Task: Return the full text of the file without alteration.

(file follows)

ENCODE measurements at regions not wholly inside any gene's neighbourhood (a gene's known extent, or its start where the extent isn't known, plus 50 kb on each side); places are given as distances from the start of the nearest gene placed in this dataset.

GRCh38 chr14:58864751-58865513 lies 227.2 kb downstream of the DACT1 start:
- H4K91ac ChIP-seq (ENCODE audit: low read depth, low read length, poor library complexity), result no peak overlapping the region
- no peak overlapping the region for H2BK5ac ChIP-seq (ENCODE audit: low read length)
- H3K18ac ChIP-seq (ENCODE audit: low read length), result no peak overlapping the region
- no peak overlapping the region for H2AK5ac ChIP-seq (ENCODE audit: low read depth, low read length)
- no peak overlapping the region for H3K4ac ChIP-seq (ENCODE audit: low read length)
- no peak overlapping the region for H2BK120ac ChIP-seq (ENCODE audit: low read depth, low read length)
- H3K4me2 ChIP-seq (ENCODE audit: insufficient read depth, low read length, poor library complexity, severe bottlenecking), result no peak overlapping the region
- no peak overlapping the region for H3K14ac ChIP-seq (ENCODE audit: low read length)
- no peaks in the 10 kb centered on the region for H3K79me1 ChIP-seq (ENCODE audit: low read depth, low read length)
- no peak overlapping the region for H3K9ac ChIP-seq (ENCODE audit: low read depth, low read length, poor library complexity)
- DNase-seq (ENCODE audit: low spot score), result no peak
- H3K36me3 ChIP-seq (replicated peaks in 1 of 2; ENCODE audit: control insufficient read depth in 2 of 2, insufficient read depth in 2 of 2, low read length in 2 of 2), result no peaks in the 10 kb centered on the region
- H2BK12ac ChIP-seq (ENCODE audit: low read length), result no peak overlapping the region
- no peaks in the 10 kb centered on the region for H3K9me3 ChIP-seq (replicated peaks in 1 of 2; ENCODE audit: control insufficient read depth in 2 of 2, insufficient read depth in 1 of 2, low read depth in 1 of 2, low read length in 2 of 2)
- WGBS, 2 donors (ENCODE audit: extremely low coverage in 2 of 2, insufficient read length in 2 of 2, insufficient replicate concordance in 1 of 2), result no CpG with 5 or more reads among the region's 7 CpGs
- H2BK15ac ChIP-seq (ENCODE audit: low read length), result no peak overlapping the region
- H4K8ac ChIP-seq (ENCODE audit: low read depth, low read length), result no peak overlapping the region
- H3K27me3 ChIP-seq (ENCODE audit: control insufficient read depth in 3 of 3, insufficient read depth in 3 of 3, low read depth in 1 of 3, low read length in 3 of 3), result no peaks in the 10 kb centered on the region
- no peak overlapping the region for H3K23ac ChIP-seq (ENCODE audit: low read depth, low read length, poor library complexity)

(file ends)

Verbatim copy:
ENCODE measurements at regions not wholly inside any gene's neighbourhood (a gene's known extent, or its start where the extent isn't known, plus 50 kb on each side); places are given as distances from the start of the nearest gene placed in this dataset.

GRCh38 chr14:58864751-58865513 lies 227.2 kb downstream of the DACT1 start:
- H4K91ac ChIP-seq (ENCODE audit: low read depth, low read length, poor library complexity), result no peak overlapping the region
- no peak overlapping the region for H2BK5ac ChIP-seq (ENCODE audit: low read length)
- H3K18ac ChIP-seq (ENCODE audit: low read length), result no peak overlapping the region
- no peak overlapping the region for H2AK5ac ChIP-seq (ENCODE audit: low read depth, low read length)
- no peak overlapping the region for H3K4ac ChIP-seq (ENCODE audit: low read length)
- no peak overlapping the region for H2BK120ac ChIP-seq (ENCODE audit: low read depth, low read length)
- H3K4me2 ChIP-seq (ENCODE audit: insufficient read depth, low read length, poor library complexity, severe bottlenecking), result no peak overlapping the region
- no peak overlapping the region for H3K14ac ChIP-seq (ENCODE audit: low read length)
- no peaks in the 10 kb centered on the region for H3K79me1 ChIP-seq (ENCODE audit: low read depth, low read length)
- no peak overlapping the region for H3K9ac ChIP-seq (ENCODE audit: low read depth, low read length, poor library complexity)
- DNase-seq (ENCODE audit: low spot score), result no peak
- H3K36me3 ChIP-seq (replicated peaks in 1 of 2; ENCODE audit: control insufficient read depth in 2 of 2, insufficient read depth in 2 of 2, low read length in 2 of 2), result no peaks in the 10 kb centered on the region
- H2BK12ac ChIP-seq (ENCODE audit: low read length), result no peak overlapping the region
- no peaks in the 10 kb centered on the region for H3K9me3 ChIP-seq (replicated peaks in 1 of 2; ENCODE audit: control insufficient read depth in 2 of 2, insufficient read depth in 1 of 2, low read depth in 1 of 2, low read length in 2 of 2)
- WGBS, 2 donors (ENCODE audit: extremely low coverage in 2 of 2, insufficient read length in 2 of 2, insufficient replicate concordance in 1 of 2), result no CpG with 5 or more reads among the region's 7 CpGs
- H2BK15ac ChIP-seq (ENCODE audit: low read length), result no peak overlapping the region
- H4K8ac ChIP-seq (ENCODE audit: low read depth, low read length), result no peak overlapping the region
- H3K27me3 ChIP-seq (ENCODE audit: control insufficient read depth in 3 of 3, insufficient read depth in 3 of 3, low read depth in 1 of 3, low read length in 3 of 3), result no peaks in the 10 kb centered on the region
- no peak overlapping the region for H3K23ac ChIP-seq (ENCODE audit: low read depth, low read length, poor library complexity)